Harry Potter and the Sorcerer's Stone, Reviewed by Falstaff
The “Harry Potter Question” is one that has definitely seen a lot of discussion on the Sorcerer’s Place boards. Conversations about the Harry Potter books have been deep and extensive; however, there is no question about the success of the novels’ translation to the big screen.
No film of 2001 (other than perhaps the long-awaited The Fellowship of the Ring) was more eagerly anticipated than the screen version of J. K. Rowling’s vastly successful and critically acclaimed first novel. With knowledge of the high expectations of devoted young Potter fans, the filmmakers claimed beforehand to be intensely aware of those expectations and swore to be faithful to the book.
In fact, Harry Potter and the Sorcerer’s Stone is probably one of the most loyal film adaptations of a book that I have seen. Major kudos go out to screenwriter Steven Kloves for his collaboration with Rowling on a script that not only does justice to the book, but also stands upon its own for the unread moviegoer.
Although Harry Potter may be slotted as a children’s movie, it is done so fantastically well that viewers of all ages will without a doubt enjoy the charm of the film at some point or another.
The two-and-a-half hour movie does a good job of combining plot movement with introduction into the rich world of wizards, magic, and monsters. The movie may seem a bit episodic for the first hour and a half or so, but enough of the mystery of the Sorcerer’s Stone and Harry’s background is sprinkled throughout that the main plot of the movie is never lost or forgotten. The many early adventures of Harry, Ron, and Hermione are put together brilliantly by director Chris Columbus to create a world with depth as well as excitement.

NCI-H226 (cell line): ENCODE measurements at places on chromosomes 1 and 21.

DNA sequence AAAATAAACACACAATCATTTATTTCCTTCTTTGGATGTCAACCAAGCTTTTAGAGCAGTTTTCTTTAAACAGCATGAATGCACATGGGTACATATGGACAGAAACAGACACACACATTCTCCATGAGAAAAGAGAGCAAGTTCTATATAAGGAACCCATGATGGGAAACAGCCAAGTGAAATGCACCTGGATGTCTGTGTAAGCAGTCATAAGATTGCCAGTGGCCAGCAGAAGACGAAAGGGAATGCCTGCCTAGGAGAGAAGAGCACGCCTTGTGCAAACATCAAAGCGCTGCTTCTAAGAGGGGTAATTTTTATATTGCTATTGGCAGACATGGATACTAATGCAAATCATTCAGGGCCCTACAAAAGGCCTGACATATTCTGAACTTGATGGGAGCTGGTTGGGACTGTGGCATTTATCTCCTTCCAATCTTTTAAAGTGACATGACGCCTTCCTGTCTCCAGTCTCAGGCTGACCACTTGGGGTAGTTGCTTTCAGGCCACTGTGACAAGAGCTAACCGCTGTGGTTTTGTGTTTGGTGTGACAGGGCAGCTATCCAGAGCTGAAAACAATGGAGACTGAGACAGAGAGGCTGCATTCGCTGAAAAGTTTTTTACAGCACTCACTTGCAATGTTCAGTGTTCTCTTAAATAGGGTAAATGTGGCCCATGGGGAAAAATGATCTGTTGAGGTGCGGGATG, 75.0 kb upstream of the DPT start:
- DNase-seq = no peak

John Williams’ music is classic here, and every bit of his charming score is enjoyable, helping to set the tone of every scene of the movie.
Of course, no good fantasy movie is without special effects, and Harry Potter and the Sorcerer’s Stone is no exception. The spell effects, while nothing truly stunning, are good nonetheless. The strongest point of Harry Potter’s SFX is the creatures. From baby dragons to three-headed dogs and mountain trolls, each creature is highly detailed and exciting to watch. The action sequences, especially the Quidditch match and the Wizard’s Chess game, are also very thrilling on the screen. Indeed, the SFX of this film definitely make the PG rating a serious one: the monsters provide some frightening moments, and some scenes may be a bit much for some children (a screaming book and a villain rotting into dust come to mind).
Arguably, the strongest point of this movie is the casting. Each role in the ensemble is perfectly cast, major and minor parts alike, and some characters may be exactly what readers may have pictured in their heads as they read the book.
Daniel Radcliffe’s Harry is wonderful, and he captures the essence of the young Potter’s spirit and emotions. Rupert Grint and Emma Watson, who play Harry’s pals Ron and Hermione, are perfect for their roles. Grint carries off the humorous redheaded Ron beautifully, and Watson’s overachieving Hermione is often much more believable than any of the other young actors in the film. Although the inexperience of the young unknown actors is often obvious, they are good nonetheless, and carry off their roles very well.
It is the veteran actors who give the film its incredible depth of character, however, and the strong cast put together here is simply perfect. Richard Harris’ Dumbledore is one of the most memorable characters of the film. Harris exudes wisdom, and as an expositionary device, he has no match. Robbie Coltrane’s Hagrid is funny without being ridiculous, and is sentimental without being an emotional mess. Maggie Smith, as the stern yet just Professor McGonagall, is also perfect in her role. My personal favorite was Alan Rickman, whose portrayal of Professor Snape is delightfully dark and nasty, even if he is not the villain.
All of these things, as well as the incredible sets, beautiful camera-work, and some very well-done cameos (John Cleese’s Nearly Headless Nick is sure to create a smile or two), combine to create a movie that is not only visually stunning, but well-acted and character-driven, as any good film should be. In short, Harry Potter and the Sorcerer’s Stone is a fabulously charming picture that will most definitely be one of the benchmarks in fantasy filmmaking for a long time to come.